The moment US forces became aware of the fact that the Japanese had invaded Kiska in the Western Aleutian Islands on 6 June 1942 they commenced a sustained bombing campaign to prevent they invaders from consolidating their foothold. The generally foggy weather over Kiska provided adverse conditions for the successful bombing of targets. In response, US aircrew developed a blind-bombing technique using Kiska Volcano as a navigational landmark. Recent research on Kiska has uncovered evidence of this in the cultural landscape of Kiska battlefield. A combination of aerial imagery analysis and 3-D modelling of Japanese AA defences reveals both what target had been intended and suggests a time-period during which these craters could have been caused.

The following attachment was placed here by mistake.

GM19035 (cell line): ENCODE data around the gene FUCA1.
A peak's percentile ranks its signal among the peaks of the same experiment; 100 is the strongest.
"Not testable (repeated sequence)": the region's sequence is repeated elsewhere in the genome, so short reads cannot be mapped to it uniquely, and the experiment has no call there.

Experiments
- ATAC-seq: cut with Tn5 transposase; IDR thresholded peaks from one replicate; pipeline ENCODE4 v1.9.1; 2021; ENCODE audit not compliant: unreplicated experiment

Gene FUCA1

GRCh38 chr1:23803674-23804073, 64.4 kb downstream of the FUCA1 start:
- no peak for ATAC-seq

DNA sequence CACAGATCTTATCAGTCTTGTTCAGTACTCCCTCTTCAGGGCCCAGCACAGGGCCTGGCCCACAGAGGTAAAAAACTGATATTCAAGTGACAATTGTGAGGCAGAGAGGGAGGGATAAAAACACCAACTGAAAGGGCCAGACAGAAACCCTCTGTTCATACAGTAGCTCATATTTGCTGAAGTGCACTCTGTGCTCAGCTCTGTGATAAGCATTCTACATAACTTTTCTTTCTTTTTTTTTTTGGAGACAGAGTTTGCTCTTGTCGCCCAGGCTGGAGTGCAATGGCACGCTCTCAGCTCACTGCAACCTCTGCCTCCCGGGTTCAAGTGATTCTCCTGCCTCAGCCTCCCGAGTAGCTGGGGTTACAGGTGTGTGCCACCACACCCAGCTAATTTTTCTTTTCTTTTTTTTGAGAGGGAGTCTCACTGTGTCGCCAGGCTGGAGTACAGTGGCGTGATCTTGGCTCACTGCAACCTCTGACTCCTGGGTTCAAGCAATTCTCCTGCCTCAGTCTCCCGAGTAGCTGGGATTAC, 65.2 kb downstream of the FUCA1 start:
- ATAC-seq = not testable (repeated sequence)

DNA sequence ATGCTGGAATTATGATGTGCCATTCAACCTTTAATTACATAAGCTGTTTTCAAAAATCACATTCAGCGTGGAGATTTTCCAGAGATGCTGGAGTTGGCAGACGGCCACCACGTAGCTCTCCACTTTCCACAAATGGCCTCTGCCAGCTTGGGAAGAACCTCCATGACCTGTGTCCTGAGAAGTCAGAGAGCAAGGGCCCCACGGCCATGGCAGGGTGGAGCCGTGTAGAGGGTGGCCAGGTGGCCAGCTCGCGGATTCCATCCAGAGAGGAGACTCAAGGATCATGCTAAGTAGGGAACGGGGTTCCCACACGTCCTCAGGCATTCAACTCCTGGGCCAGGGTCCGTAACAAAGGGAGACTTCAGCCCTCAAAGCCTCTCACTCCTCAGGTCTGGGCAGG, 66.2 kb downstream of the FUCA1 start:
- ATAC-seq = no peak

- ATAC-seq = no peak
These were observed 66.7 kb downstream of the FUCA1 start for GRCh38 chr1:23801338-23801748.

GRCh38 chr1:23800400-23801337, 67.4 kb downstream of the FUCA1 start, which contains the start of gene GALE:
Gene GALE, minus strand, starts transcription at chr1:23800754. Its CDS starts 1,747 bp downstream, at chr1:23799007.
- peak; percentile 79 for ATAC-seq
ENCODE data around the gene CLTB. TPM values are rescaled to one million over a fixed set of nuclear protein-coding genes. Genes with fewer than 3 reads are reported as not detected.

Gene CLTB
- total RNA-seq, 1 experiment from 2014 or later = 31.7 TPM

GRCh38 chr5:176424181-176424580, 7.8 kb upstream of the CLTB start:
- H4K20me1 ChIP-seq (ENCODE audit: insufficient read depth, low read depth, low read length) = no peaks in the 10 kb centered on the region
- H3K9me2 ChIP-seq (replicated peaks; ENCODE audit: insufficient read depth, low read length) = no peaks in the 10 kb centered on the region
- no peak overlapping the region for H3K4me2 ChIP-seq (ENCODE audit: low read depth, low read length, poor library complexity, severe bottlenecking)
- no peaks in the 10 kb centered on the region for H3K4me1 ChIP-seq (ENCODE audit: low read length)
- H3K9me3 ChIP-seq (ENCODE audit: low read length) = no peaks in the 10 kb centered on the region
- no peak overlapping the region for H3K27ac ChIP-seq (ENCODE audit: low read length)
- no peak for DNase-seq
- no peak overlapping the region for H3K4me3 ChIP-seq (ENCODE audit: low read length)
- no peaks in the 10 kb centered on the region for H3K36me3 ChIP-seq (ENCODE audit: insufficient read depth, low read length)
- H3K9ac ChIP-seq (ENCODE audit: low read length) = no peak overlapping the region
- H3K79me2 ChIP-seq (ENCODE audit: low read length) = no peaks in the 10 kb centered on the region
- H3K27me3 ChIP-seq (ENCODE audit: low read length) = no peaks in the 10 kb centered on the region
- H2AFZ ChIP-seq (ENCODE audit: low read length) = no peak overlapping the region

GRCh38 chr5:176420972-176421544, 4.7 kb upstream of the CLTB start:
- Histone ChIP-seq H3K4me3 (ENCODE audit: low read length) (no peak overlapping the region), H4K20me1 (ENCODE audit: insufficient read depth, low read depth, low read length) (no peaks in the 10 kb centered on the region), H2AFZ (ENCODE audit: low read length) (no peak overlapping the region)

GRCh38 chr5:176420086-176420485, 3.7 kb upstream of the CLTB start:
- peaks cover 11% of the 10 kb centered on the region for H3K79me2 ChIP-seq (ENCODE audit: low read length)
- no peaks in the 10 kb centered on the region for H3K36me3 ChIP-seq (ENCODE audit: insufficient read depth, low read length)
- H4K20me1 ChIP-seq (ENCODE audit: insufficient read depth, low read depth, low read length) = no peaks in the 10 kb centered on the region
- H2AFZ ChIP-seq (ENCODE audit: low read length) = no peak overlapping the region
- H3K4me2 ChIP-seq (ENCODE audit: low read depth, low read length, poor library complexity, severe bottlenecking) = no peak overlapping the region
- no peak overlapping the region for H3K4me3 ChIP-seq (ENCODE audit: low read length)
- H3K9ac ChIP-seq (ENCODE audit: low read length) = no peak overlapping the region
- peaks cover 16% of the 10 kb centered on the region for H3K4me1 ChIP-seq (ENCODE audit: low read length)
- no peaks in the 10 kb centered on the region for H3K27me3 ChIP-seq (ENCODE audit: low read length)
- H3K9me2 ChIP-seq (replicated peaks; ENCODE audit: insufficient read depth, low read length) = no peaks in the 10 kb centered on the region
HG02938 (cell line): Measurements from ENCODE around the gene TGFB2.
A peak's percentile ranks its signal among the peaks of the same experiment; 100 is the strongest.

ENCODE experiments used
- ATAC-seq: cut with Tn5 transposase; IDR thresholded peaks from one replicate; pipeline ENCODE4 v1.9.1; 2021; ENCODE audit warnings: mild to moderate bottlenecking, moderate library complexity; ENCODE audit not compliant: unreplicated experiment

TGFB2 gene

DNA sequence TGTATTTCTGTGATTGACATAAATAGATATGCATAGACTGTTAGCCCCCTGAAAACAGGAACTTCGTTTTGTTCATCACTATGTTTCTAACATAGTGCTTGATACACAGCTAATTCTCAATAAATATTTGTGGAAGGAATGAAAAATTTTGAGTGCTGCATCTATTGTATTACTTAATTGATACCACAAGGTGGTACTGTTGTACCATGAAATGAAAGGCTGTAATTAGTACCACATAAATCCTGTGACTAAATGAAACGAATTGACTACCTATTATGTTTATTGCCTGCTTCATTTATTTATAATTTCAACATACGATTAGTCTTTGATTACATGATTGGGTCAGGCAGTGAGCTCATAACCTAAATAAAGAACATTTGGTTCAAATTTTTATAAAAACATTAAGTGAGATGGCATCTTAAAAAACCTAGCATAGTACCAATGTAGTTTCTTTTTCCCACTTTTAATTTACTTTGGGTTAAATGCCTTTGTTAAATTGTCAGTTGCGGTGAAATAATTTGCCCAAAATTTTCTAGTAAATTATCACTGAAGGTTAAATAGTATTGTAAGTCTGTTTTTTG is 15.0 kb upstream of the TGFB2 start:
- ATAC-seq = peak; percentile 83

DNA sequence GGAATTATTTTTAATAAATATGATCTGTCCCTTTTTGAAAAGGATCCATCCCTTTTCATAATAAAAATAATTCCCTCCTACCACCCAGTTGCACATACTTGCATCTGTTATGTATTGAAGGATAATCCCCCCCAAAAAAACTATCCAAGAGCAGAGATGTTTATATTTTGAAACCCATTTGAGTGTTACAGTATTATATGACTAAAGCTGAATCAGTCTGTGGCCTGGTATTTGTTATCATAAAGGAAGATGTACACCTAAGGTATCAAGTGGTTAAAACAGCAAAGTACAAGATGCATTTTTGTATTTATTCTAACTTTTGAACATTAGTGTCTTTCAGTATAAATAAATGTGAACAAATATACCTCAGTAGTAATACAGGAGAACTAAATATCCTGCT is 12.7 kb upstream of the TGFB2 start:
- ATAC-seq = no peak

|Number of pages||11|
|Publication status||Published - 01 Mar 2017|